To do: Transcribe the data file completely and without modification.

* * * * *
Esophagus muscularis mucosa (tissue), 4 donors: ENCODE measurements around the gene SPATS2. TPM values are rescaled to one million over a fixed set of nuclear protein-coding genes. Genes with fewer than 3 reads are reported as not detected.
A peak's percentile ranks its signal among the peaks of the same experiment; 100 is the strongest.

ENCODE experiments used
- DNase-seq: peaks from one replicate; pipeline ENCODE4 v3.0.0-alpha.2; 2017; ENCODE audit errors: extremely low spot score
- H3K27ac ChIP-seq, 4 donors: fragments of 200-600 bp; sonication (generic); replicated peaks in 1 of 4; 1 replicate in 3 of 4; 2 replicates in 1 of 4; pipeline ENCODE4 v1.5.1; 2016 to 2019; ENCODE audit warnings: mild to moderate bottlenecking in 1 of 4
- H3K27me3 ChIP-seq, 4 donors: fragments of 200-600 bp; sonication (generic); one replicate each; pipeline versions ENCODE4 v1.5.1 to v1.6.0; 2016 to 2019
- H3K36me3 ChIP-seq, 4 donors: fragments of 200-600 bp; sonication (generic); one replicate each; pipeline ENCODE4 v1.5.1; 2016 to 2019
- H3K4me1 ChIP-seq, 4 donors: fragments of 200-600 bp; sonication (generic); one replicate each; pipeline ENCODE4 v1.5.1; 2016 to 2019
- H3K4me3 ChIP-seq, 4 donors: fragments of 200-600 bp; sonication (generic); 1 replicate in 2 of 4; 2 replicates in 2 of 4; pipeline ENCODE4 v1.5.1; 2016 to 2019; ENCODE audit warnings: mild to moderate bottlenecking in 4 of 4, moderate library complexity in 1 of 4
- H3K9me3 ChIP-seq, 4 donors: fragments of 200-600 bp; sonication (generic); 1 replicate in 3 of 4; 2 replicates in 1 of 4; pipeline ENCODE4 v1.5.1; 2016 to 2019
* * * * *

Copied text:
Esophagus muscularis mucosa (tissue), 4 donors: ENCODE measurements around the gene SPATS2. TPM values are rescaled to one million over a fixed set of nuclear protein-coding genes. Genes with fewer than 3 reads are reported as not detected.
A peak's percentile ranks its signal among the peaks of the same experiment; 100 is the strongest.

ENCODE experiments used
- DNase-seq: peaks from one replicate; pipeline ENCODE4 v3.0.0-alpha.2; 2017; ENCODE audit errors: extremely low spot score
- H3K27ac ChIP-seq, 4 donors: fragments of 200-600 bp; sonication (generic); replicated peaks in 1 of 4; 1 replicate in 3 of 4; 2 replicates in 1 of 4; pipeline ENCODE4 v1.5.1; 2016 to 2019; ENCODE audit warnings: mild to moderate bottlenecking in 1 of 4
- H3K27me3 ChIP-seq, 4 donors: fragments of 200-600 bp; sonication (generic); one replicate each; pipeline versions ENCODE4 v1.5.1 to v1.6.0; 2016 to 2019
- H3K36me3 ChIP-seq, 4 donors: fragments of 200-600 bp; sonication (generic); one replicate each; pipeline ENCODE4 v1.5.1; 2016 to 2019
- H3K4me1 ChIP-seq, 4 donors: fragments of 200-600 bp; sonication (generic); one replicate each; pipeline ENCODE4 v1.5.1; 2016 to 2019
- H3K4me3 ChIP-seq, 4 donors: fragments of 200-600 bp; sonication (generic); 1 replicate in 2 of 4; 2 replicates in 2 of 4; pipeline ENCODE4 v1.5.1; 2016 to 2019; ENCODE audit warnings: mild to moderate bottlenecking in 4 of 4, moderate library complexity in 1 of 4
- H3K9me3 ChIP-seq, 4 donors: fragments of 200-600 bp; sonication (generic); 1 replicate in 3 of 4; 2 replicates in 1 of 4; pipeline ENCODE4 v1.5.1; 2016 to 2019